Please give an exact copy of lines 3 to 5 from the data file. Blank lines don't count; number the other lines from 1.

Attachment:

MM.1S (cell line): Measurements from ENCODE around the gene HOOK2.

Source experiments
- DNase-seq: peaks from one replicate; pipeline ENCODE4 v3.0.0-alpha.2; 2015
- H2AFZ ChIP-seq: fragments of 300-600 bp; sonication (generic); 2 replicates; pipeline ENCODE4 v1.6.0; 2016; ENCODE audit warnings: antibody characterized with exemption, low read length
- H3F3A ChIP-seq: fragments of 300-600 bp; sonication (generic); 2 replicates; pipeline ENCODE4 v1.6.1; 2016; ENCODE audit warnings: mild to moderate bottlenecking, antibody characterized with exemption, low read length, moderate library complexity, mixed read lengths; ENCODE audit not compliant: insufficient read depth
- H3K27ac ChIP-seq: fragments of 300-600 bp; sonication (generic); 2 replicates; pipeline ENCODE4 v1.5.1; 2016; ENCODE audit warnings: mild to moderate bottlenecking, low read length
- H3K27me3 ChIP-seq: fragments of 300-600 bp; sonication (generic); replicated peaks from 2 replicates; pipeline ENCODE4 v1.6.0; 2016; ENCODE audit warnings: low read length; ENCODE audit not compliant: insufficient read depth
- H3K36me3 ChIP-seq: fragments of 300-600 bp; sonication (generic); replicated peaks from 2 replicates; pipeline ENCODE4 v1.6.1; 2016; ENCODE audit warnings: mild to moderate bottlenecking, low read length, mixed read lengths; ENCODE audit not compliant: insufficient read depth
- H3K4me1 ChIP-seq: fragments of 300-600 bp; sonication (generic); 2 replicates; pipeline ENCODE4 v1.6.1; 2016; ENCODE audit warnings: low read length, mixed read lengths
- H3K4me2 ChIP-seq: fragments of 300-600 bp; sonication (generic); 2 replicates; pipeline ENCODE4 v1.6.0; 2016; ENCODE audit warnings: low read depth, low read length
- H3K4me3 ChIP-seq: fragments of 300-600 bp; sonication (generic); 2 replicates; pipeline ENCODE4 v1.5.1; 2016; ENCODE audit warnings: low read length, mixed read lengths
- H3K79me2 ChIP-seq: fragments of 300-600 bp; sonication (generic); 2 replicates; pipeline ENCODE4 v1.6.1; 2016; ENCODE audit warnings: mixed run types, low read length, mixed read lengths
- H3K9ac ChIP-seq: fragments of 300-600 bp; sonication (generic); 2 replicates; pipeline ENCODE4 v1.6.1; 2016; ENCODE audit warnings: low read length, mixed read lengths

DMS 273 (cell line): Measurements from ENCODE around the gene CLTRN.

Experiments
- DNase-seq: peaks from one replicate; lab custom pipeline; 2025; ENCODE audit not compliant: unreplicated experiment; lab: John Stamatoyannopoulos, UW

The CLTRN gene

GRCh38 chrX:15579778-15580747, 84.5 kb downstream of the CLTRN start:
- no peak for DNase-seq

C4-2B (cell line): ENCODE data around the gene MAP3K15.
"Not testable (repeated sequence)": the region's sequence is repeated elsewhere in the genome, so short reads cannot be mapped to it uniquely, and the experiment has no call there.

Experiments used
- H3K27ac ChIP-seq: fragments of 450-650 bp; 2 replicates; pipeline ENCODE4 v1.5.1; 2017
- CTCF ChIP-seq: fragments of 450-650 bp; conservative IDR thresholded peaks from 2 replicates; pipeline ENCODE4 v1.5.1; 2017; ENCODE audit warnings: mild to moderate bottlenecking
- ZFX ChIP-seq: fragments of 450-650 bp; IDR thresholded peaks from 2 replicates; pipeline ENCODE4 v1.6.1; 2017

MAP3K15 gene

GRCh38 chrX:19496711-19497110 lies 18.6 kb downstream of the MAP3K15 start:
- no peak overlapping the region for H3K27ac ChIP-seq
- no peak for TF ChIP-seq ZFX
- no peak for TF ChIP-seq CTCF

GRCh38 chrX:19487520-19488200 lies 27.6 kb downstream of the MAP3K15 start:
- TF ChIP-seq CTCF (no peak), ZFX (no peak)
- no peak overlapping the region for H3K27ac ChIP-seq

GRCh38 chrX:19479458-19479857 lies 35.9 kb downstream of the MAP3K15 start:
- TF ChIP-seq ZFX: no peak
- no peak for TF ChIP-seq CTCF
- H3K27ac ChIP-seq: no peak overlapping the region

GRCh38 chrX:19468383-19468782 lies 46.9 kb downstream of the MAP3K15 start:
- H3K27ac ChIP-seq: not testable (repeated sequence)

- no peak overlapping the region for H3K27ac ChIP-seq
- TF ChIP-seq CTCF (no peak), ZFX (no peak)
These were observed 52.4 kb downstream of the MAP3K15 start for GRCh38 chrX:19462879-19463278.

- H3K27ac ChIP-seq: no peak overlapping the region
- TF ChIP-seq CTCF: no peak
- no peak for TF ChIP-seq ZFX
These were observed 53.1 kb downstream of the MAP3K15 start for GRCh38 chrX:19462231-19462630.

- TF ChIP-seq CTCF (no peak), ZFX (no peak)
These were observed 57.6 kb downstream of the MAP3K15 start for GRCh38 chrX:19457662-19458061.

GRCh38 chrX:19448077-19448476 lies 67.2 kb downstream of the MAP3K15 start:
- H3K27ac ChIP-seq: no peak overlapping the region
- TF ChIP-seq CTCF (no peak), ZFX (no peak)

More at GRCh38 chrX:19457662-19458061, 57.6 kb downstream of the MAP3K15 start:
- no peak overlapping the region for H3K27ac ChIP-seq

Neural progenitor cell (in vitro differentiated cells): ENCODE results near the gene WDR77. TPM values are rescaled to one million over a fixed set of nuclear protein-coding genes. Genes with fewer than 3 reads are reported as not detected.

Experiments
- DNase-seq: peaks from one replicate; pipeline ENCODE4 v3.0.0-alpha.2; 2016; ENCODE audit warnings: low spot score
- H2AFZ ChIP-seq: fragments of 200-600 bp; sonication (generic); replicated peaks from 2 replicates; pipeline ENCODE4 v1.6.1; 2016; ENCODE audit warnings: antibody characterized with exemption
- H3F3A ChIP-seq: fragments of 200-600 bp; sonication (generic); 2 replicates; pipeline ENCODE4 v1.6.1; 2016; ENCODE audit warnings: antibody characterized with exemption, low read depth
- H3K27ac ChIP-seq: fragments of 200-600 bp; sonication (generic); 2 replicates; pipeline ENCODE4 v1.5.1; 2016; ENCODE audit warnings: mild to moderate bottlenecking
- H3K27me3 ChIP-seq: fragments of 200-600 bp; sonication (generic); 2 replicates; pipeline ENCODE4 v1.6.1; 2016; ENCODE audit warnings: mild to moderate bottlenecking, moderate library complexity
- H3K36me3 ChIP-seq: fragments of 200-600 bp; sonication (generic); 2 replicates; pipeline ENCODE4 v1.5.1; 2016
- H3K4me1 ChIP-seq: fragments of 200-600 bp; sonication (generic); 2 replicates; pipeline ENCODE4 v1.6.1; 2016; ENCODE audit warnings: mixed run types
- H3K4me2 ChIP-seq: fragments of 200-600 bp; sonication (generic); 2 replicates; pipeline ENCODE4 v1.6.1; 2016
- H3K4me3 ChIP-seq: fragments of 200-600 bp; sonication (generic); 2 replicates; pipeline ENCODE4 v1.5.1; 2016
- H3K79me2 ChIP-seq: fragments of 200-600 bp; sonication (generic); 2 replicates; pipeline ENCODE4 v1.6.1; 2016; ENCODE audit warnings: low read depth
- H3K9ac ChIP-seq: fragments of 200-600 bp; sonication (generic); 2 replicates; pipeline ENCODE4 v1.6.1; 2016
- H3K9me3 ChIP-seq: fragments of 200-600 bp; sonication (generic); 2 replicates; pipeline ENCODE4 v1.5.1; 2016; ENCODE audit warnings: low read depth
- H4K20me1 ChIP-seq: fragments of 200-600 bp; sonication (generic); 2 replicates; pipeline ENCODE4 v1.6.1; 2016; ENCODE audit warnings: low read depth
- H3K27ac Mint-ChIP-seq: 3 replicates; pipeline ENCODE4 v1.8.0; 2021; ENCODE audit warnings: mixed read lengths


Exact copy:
- DNase-seq: peaks from one replicate; pipeline ENCODE4 v3.0.0-alpha.2; 2015
- H2AFZ ChIP-seq: fragments of 300-600 bp; sonication (generic); 2 replicates; pipeline ENCODE4 v1.6.0; 2016; ENCODE audit warnings: antibody characterized with exemption, low read length
- H3F3A ChIP-seq: fragments of 300-600 bp; sonication (generic); 2 replicates; pipeline ENCODE4 v1.6.1; 2016; ENCODE audit warnings: mild to moderate bottlenecking, antibody characterized with exemption, low read length, moderate library complexity, mixed read lengths; ENCODE audit not compliant: insufficient read depth